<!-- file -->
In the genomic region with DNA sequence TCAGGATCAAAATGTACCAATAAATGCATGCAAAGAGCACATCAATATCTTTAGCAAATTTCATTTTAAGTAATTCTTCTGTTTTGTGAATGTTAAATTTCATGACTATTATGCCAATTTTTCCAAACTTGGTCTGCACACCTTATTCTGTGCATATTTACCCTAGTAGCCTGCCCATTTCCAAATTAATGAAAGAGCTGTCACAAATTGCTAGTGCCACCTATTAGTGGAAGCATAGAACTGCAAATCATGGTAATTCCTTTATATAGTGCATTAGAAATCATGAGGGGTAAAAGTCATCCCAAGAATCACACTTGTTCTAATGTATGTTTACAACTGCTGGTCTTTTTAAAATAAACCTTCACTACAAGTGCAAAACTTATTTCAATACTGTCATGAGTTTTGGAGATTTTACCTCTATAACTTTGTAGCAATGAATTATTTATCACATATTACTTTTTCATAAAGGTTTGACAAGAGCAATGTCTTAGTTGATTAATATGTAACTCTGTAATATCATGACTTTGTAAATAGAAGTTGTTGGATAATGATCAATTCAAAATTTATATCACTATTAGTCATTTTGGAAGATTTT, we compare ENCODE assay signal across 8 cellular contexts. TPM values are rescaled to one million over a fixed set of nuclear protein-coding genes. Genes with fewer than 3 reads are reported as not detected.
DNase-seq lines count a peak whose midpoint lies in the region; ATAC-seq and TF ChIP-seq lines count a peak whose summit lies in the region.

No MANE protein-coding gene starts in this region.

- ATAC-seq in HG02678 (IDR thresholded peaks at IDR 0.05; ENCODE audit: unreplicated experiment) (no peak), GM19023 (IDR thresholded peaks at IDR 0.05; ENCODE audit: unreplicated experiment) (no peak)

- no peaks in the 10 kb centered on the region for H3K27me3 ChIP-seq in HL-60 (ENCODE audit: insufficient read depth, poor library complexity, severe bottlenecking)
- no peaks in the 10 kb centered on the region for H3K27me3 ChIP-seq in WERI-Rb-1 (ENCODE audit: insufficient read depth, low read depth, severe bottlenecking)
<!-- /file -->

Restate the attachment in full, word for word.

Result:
In the genomic region with DNA sequence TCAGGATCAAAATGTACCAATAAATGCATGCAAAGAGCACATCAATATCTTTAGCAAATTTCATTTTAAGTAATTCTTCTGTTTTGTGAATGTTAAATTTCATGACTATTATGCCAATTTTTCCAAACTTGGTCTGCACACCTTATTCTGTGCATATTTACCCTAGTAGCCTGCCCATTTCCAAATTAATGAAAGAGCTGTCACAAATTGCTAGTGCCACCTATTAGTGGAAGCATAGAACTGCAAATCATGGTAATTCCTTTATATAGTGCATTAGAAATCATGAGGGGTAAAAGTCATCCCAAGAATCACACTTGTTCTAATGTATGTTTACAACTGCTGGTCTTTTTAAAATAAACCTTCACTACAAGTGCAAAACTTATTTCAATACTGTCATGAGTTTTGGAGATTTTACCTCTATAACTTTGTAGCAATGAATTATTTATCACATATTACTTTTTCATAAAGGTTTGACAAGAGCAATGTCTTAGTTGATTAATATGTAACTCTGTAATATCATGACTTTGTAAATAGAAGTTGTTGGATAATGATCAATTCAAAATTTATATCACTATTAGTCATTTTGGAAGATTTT, we compare ENCODE assay signal across 8 cellular contexts. TPM values are rescaled to one million over a fixed set of nuclear protein-coding genes. Genes with fewer than 3 reads are reported as not detected.
DNase-seq lines count a peak whose midpoint lies in the region; ATAC-seq and TF ChIP-seq lines count a peak whose summit lies in the region.

No MANE protein-coding gene starts in this region.

- ATAC-seq in HG02678 (IDR thresholded peaks at IDR 0.05; ENCODE audit: unreplicated experiment) (no peak), GM19023 (IDR thresholded peaks at IDR 0.05; ENCODE audit: unreplicated experiment) (no peak)

- no peaks in the 10 kb centered on the region for H3K27me3 ChIP-seq in HL-60 (ENCODE audit: insufficient read depth, poor library complexity, severe bottlenecking)
- no peaks in the 10 kb centered on the region for H3K27me3 ChIP-seq in WERI-Rb-1 (ENCODE audit: insufficient read depth, low read depth, severe bottlenecking)